People familiar with the Museum will know best about this. For my part, I trust Sam Mellinger’s reporting and have come to have confidence in his opinions. Same for Joe Posnanski, who has previously voiced his concern over the state of the Museum and its management.  Still, in the absence of first-hand knowledge about this stuff, it seems only fair to provide Dr. Doswell with equal time, as it were. Read the press release in full. Read Mellinger’s piece if you haven’t already.  Read Posnanski’s from a couple of months ago.

Video: Jonathan Lucroy who? Roberto Perez homers twice in World Series opener for the Indians

CLEVELAND, OH - OCTOBER 25:  Roberto Perez #55 of the Cleveland Indians hits a three-run home run during the eighth inning against the Chicago Cubs in Game One of the 2016 World Series at Progressive Field on October 25, 2016 in Cleveland, Ohio.  (Photo by Gregory Shamus/Getty Images)
Gregory Shamus/Getty Images
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Back in July, then-Brewers catcher Jonathan Lucroy vetoed a trade that would have sent him to the Indians, helping the club make a significant upgrade behind the plate after losing Yan Gomes to an injury. At the time, Roberto Perez had only played in 11 games, batting .043. Gomes had hit .165 before his injury, and Chris Gimenez batted .202 over 42 games. It was not much of a logical leap to think the Indians would eventually falter due to a lack of production at the catching position.

But here the Indians are in the World Series facing the Cubs. In Game 1 on Tuesday night, Perez — who finished the season with a .183 average and three home runs in 184 plate appearances — drilled a pair of home runs, accounting for four of the six runs the Indians would score in a shutout win over the Cubs.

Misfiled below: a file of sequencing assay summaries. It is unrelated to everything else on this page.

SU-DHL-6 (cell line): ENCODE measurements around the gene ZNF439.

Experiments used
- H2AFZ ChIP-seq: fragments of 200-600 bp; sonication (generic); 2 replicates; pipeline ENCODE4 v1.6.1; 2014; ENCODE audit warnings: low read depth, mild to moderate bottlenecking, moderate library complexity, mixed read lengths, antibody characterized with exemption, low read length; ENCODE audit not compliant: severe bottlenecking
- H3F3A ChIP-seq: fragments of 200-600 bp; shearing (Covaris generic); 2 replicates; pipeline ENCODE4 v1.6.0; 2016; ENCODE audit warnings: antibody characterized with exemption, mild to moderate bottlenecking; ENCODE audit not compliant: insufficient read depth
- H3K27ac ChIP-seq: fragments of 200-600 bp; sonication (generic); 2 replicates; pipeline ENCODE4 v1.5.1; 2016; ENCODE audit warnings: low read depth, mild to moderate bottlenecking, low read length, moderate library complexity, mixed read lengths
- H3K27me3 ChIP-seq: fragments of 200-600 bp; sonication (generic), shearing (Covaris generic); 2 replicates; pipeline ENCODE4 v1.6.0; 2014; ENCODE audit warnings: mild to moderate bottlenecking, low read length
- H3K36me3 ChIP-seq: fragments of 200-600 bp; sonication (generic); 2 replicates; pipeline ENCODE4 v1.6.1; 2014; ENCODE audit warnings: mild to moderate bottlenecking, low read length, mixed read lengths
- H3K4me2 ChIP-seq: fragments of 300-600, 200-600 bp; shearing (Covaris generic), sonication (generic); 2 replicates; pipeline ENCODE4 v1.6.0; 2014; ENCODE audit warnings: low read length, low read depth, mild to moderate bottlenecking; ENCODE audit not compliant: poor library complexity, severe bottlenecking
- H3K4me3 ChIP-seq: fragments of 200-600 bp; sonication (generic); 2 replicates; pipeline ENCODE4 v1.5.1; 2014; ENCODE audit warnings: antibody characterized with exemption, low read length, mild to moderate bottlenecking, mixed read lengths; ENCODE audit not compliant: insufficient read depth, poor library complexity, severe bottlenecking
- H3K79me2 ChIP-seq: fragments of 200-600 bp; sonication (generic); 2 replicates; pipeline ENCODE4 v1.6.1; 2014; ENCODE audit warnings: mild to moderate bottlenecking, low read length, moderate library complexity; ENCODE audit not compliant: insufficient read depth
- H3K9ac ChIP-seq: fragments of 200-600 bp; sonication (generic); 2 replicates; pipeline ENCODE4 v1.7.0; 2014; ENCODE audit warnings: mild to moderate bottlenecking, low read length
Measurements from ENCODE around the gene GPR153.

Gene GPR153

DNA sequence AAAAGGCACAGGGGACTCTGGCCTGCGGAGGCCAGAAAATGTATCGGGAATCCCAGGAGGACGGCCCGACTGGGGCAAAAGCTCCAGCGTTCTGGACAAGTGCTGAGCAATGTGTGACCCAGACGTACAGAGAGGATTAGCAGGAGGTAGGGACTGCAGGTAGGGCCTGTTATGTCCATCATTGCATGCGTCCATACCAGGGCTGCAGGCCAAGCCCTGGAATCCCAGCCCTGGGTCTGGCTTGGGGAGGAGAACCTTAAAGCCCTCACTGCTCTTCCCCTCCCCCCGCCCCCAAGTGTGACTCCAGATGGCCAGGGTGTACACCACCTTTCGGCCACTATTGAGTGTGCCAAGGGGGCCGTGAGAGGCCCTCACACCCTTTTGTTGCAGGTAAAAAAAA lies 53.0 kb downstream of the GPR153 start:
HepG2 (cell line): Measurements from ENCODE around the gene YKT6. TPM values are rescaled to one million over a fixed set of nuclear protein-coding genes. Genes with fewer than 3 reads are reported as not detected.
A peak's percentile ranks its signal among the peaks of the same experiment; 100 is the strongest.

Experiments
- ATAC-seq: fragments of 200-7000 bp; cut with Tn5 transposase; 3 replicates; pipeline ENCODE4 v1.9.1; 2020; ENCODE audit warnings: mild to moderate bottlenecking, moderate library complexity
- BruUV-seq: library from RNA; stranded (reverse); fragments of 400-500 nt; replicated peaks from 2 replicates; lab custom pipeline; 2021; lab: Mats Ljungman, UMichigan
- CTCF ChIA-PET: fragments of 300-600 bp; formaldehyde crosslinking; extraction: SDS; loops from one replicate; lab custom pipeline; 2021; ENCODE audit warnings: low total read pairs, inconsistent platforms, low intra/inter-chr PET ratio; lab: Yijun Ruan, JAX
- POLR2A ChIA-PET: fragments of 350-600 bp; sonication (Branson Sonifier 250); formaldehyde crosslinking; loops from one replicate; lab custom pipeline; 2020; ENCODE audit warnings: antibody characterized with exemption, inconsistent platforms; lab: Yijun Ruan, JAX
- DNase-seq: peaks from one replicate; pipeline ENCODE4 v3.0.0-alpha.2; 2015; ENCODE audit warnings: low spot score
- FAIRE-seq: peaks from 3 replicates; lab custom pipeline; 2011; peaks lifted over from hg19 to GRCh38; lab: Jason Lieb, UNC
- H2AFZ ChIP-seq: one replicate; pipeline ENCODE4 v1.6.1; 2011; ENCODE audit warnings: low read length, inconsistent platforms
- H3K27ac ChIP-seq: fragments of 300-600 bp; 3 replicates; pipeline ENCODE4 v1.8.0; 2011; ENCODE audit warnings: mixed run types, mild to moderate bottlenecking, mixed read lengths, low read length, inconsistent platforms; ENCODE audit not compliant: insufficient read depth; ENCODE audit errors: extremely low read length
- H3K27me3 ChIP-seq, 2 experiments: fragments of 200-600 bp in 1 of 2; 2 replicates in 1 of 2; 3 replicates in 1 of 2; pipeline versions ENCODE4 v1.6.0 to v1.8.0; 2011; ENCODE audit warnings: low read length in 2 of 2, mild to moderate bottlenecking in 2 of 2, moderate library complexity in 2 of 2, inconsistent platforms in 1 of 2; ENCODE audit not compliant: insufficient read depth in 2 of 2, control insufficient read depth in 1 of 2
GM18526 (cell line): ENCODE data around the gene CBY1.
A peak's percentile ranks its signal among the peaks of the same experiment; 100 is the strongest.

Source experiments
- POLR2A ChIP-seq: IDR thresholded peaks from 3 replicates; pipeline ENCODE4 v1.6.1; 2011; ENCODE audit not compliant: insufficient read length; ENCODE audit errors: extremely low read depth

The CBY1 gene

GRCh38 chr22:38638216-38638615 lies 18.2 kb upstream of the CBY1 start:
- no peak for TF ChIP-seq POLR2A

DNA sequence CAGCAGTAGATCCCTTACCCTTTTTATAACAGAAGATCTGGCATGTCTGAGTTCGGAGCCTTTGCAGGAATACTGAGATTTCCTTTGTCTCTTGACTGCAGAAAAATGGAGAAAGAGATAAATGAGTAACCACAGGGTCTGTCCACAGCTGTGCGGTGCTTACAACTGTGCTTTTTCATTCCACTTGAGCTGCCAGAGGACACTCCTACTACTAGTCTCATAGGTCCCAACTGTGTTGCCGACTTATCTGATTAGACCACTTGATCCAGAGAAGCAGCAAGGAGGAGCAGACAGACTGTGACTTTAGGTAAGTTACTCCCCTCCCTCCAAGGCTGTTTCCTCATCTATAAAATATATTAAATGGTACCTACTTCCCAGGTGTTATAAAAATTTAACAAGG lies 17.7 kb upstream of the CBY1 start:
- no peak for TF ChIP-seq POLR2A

Perez’s first blast was a solo that that just cleared the left field fence at Progressive Field, coming on an 0-1 fastball from starter Jon Lester. That padded the Indians’ lead to 3-0.

The second homer put the game away, as he punished reliever Hector Rondon for hanging a 2-2 slider with two runners on base, slugging this one enough to clear the left field fence by plenty. That doubled the Indians’ lead to 6-0, the score by which they would eventually win.

Perez is the first catcher to homer twice in a World Series game since Gary Carter did it for the Mets against the Red Sox in the 1986 World Series. Perez is the first Indian to homer twice in the same playoff game since Jim Thome in the 1999 ALDS against the Red Sox.

Corey Kluber dazzles as Indians blank Cubs 6-0 in Game 1 of the World Series

CLEVELAND, OH - OCTOBER 25:  Corey Kluber #28 of the Cleveland Indians throws a pitch against the Chicago Cubs during the first inning in Game One of the 2016 World Series at Progressive Field on October 25, 2016 in Cleveland, Ohio.  (Photo by Jamie Squire/Getty Images)
Jamie Squire/Getty Images

From the moment Kris Bryant struck out looking for the second out of the first inning in Game 1 of the World Series, the Cubs knew Indians starter Corey Kluber brought his A-game and that they were in for a long night. Bryant was Kluber’s second strikeout victim in as many batters and he would go on to strike out eight batters through the first three innings, setting a World Series record.